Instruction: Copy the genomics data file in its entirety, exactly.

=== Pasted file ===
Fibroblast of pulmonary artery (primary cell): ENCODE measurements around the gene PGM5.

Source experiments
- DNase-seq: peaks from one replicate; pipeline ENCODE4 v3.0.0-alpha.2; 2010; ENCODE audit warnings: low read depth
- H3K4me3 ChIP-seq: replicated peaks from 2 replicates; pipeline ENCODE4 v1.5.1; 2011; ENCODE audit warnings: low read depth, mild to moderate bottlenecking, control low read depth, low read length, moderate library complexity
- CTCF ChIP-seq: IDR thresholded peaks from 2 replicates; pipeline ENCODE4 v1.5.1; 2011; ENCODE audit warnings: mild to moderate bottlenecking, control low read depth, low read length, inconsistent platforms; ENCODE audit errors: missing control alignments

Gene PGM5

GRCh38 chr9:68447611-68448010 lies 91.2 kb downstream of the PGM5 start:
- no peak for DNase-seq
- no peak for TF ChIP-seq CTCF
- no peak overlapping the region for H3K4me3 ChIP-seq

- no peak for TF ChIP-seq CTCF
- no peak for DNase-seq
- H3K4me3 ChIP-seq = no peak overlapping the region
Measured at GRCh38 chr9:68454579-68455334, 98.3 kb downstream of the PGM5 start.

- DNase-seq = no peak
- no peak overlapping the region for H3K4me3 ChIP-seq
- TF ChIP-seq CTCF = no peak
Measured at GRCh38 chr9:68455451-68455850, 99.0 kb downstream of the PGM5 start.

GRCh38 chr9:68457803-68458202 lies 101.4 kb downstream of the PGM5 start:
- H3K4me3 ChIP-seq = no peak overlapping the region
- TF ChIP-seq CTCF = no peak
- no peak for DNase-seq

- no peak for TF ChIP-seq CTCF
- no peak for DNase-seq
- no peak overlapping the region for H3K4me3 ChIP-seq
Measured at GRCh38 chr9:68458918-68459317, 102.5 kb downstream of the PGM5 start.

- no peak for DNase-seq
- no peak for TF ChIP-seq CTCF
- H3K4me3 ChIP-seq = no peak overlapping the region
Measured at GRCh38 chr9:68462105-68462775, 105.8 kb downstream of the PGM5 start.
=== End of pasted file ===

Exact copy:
Fibroblast of pulmonary artery (primary cell): ENCODE measurements around the gene PGM5.

Source experiments
- DNase-seq: peaks from one replicate; pipeline ENCODE4 v3.0.0-alpha.2; 2010; ENCODE audit warnings: low read depth
- H3K4me3 ChIP-seq: replicated peaks from 2 replicates; pipeline ENCODE4 v1.5.1; 2011; ENCODE audit warnings: low read depth, mild to moderate bottlenecking, control low read depth, low read length, moderate library complexity
- CTCF ChIP-seq: IDR thresholded peaks from 2 replicates; pipeline ENCODE4 v1.5.1; 2011; ENCODE audit warnings: mild to moderate bottlenecking, control low read depth, low read length, inconsistent platforms; ENCODE audit errors: missing control alignments

Gene PGM5

GRCh38 chr9:68447611-68448010 lies 91.2 kb downstream of the PGM5 start:
- no peak for DNase-seq
- no peak for TF ChIP-seq CTCF
- no peak overlapping the region for H3K4me3 ChIP-seq

- no peak for TF ChIP-seq CTCF
- no peak for DNase-seq
- H3K4me3 ChIP-seq = no peak overlapping the region
Measured at GRCh38 chr9:68454579-68455334, 98.3 kb downstream of the PGM5 start.

- DNase-seq = no peak
- no peak overlapping the region for H3K4me3 ChIP-seq
- TF ChIP-seq CTCF = no peak
Measured at GRCh38 chr9:68455451-68455850, 99.0 kb downstream of the PGM5 start.

GRCh38 chr9:68457803-68458202 lies 101.4 kb downstream of the PGM5 start:
- H3K4me3 ChIP-seq = no peak overlapping the region
- TF ChIP-seq CTCF = no peak
- no peak for DNase-seq

- no peak for TF ChIP-seq CTCF
- no peak for DNase-seq
- no peak overlapping the region for H3K4me3 ChIP-seq
Measured at GRCh38 chr9:68458918-68459317, 102.5 kb downstream of the PGM5 start.

- no peak for DNase-seq
- no peak for TF ChIP-seq CTCF
- H3K4me3 ChIP-seq = no peak overlapping the region
Measured at GRCh38 chr9:68462105-68462775, 105.8 kb downstream of the PGM5 start.